Then taking my time-based explorations further to look at the fragmented nature of our perceptions of self (reference Lacan) because we can never see ourselves whole except in a mirror.

Made with Padlet

Anywhere Road: Photographic reflections 2014 – 2022

As part of early documentary photography assignments in 2013-2014 I started to photograph the houses in the streets around where I live, experimenting with lenses, viewpoints. An experiment in local ethnography. These photographs were very much an external view – like the New Topographic typographies of photographers like the Beckers and others. I photographed every house in each street to see whether they were the impersonal repetitions of rows of featureless houses with cars and concreted front drives to park them on that I assumed they would be – they were.

It was no accident that there are few people in the photographs. It is true that I felt embarrassed to photograph people who lived in my street but did not know. And wary of people being suspicious that I might be some sort of local terrorist or burglar (there had been a spate of break-ins and vandalism of cars and property) if I regularly trawled the area with a camera. I also felt a bit awkward as they were neighbours even if I did not know them. But there were in fact very few people ever around, except at school drop off and pick up times as a few families walked through and a few people getting on and off the bus. The few people I did talk to were actually quite friendly.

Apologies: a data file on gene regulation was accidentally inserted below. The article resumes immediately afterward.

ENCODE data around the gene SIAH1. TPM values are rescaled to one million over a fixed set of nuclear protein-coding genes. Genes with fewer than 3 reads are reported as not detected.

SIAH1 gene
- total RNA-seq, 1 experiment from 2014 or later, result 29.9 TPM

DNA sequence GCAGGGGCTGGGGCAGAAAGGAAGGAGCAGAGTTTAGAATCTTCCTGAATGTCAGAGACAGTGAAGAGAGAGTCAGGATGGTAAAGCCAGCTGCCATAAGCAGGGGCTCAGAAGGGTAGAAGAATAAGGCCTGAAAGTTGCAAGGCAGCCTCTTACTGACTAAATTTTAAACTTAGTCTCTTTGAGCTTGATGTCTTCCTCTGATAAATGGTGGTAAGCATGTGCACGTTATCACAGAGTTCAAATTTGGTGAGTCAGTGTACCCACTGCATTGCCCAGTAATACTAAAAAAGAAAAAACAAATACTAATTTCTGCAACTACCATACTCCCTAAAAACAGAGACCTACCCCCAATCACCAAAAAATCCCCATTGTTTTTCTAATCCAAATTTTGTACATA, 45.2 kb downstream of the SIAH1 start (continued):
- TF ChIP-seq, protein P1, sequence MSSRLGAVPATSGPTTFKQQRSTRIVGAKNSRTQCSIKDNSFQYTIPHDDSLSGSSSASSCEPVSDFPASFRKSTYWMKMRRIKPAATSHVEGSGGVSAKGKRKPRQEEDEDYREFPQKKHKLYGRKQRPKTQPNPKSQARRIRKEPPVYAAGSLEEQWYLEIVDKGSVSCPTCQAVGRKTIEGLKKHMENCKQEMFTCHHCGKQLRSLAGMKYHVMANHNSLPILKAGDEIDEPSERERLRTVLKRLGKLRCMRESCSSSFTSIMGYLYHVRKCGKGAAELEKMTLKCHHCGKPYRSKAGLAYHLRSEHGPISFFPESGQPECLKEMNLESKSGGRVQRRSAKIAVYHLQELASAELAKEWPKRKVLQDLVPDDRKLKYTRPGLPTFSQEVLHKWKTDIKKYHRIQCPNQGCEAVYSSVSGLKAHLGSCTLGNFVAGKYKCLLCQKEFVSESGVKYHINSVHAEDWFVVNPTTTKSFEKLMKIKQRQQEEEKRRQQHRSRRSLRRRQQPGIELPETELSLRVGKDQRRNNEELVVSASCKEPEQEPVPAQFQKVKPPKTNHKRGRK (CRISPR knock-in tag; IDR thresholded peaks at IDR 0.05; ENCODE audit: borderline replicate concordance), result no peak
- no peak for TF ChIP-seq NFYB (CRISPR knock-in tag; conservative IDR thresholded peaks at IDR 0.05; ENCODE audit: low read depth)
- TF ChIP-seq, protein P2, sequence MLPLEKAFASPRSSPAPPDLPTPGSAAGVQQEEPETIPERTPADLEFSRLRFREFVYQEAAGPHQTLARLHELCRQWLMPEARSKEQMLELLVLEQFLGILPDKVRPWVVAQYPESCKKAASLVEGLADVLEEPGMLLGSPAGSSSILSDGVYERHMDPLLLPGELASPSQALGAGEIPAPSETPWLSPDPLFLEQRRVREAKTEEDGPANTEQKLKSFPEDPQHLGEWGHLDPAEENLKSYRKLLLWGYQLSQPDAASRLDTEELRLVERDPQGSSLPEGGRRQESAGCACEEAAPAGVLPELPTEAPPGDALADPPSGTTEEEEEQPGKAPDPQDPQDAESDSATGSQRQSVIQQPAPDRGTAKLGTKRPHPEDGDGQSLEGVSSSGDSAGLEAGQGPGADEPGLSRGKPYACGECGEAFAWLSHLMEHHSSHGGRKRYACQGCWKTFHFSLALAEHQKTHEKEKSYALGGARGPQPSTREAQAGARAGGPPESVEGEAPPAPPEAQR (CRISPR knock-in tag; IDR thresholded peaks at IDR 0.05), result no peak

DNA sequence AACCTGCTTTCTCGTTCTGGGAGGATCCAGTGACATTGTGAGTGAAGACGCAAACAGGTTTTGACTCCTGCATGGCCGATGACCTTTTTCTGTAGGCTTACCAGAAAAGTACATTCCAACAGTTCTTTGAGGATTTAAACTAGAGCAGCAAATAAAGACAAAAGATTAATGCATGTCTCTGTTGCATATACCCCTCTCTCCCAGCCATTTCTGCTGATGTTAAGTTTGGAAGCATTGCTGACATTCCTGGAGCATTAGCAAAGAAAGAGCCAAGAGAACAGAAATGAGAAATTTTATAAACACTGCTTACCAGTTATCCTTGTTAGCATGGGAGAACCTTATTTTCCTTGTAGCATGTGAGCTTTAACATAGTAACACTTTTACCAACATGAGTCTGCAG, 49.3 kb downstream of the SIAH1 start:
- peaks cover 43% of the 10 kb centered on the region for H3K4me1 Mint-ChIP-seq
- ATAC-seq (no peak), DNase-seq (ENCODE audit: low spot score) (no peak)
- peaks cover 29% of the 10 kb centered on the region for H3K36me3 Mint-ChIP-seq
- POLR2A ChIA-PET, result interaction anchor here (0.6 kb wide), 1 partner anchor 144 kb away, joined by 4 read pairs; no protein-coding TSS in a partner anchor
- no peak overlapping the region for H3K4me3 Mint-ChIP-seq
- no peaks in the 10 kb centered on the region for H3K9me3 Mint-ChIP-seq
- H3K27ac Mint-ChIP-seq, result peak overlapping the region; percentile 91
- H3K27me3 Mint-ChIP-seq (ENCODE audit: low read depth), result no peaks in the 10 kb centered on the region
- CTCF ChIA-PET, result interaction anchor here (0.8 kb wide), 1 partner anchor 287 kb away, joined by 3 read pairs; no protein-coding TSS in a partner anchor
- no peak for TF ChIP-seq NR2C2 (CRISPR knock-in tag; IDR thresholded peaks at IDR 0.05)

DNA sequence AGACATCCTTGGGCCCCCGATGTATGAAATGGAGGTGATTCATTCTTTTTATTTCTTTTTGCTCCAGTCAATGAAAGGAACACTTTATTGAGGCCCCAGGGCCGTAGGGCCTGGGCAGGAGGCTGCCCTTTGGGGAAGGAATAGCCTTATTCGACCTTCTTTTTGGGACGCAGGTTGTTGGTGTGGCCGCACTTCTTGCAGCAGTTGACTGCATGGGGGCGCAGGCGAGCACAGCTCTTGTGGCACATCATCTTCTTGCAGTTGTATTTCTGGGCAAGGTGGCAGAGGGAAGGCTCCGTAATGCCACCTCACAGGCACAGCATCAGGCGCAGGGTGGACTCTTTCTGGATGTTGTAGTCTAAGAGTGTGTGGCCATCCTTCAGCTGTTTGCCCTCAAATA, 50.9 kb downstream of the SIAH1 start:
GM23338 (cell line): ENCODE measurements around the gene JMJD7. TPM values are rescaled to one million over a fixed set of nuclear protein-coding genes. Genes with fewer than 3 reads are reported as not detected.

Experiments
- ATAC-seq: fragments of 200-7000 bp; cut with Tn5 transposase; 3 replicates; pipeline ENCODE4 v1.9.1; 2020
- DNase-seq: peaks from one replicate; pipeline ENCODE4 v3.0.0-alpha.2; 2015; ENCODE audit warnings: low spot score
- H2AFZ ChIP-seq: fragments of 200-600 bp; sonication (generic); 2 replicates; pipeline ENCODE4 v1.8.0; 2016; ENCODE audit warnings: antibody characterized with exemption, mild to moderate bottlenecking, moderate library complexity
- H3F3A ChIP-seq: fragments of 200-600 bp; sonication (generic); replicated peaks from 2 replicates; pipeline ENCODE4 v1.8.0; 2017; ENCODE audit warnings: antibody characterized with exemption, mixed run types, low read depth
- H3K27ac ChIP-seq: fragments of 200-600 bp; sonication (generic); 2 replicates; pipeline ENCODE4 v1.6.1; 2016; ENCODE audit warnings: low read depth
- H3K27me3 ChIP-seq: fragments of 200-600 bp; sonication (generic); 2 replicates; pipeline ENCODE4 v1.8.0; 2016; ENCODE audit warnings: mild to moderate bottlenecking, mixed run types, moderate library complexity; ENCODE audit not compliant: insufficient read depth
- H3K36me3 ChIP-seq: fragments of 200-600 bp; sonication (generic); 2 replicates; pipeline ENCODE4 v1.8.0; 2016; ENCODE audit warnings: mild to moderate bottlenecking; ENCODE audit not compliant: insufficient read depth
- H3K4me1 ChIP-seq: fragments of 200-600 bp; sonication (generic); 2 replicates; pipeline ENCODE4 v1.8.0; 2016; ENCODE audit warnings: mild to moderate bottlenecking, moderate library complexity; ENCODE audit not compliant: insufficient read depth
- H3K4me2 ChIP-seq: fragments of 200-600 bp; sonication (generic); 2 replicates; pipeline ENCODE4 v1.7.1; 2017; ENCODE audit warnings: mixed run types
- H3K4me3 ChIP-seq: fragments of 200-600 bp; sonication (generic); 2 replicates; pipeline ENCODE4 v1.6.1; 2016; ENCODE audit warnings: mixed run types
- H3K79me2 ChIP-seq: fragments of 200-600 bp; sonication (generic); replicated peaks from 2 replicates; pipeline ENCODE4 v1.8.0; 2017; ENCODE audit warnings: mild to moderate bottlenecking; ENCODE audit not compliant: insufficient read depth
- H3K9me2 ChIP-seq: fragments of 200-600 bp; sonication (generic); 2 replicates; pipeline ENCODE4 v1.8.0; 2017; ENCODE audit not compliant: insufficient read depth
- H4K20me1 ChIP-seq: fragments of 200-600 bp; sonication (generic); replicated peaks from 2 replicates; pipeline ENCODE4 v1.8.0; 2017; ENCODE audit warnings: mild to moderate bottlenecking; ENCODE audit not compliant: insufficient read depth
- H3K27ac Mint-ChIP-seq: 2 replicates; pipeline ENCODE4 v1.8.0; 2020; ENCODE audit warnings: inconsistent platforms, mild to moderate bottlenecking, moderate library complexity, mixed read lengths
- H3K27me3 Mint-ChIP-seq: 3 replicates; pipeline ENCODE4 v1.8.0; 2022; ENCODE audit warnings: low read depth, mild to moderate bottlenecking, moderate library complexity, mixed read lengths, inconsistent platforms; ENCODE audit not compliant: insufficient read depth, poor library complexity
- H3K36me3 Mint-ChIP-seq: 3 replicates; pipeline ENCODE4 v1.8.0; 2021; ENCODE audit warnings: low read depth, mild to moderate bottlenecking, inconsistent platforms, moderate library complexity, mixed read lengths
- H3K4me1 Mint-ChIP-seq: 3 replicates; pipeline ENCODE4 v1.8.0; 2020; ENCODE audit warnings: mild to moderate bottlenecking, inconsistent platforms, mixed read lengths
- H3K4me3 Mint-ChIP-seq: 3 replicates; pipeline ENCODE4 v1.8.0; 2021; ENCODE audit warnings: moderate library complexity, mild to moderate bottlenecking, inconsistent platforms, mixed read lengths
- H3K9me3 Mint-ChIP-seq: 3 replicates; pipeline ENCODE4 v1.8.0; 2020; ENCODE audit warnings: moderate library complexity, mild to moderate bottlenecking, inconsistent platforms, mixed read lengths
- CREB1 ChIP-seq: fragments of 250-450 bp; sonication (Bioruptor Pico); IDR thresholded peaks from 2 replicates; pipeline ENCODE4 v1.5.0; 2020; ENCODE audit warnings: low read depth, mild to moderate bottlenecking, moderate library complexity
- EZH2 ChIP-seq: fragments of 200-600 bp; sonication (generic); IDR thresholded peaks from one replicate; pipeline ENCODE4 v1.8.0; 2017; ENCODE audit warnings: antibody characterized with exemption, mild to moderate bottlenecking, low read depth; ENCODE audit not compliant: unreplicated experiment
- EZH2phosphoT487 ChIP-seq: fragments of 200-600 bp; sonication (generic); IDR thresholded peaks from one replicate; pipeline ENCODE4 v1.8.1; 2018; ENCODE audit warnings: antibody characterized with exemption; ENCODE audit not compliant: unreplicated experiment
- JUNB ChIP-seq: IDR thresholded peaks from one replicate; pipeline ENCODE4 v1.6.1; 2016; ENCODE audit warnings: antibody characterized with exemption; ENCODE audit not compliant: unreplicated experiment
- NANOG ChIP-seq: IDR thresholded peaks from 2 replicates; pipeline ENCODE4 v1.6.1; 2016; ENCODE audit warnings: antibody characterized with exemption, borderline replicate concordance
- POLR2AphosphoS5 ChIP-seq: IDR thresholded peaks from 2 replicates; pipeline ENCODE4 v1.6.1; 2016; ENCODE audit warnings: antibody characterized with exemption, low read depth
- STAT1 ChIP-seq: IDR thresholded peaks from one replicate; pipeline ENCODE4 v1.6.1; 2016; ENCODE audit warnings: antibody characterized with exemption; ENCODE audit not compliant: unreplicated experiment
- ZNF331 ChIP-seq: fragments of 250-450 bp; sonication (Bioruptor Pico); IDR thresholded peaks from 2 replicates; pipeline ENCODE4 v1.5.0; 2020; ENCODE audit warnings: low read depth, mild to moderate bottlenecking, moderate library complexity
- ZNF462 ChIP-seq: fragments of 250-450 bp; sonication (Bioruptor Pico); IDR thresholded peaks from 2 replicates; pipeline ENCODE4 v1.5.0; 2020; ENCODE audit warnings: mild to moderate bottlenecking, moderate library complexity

Amidst the monotony I also discovered some flashes of personal identity and occasional humour in items in windows, as well as abstract beauty in puddles, shadows and reflections.

I had intended to continue this work in more depth, but in the end was too busy with other projects abroad.

November 2021

I started taking photographs again as an accompaniment to the ‘Fragments Walking’ moving image project. Inspired partly by the pumpkins someone had placed on the roof of their porch, together with the beautiful golden leaves, frosts and mists.

Contact Sheets:

December 23rd 2021

Christmas preparations were fairly late this year – pretty muted because of Covid. Most families had very little in the way of lights or decorations on show. But I started to notice some interesting elements – some families were obviously very religious and eager to show it. Others put some quirky elements in the garden – windmills and meerkats and some ordered bottled milk. The house top right had not changed the window features since 2014. And Number 17 had taken Number 19’s bin – I wonder why and what happened?

Contact Sheets:

December 26th 2021

I had hoped to go aout and take photos for a couple of hours on CVhristmas morning before family acivities began – to mirror the ones on Xmas Day 2014. But it was raining all day. So I went out early on Boxing Day. The weather was miserable, and the whole place was completely deserted. Maybe a lot of people had gone away. The overall impression was one of veils drawn, barriers put up and all the little notices to keep away people knocking on their doors.The only living thing I saw was the neighbour’s cat.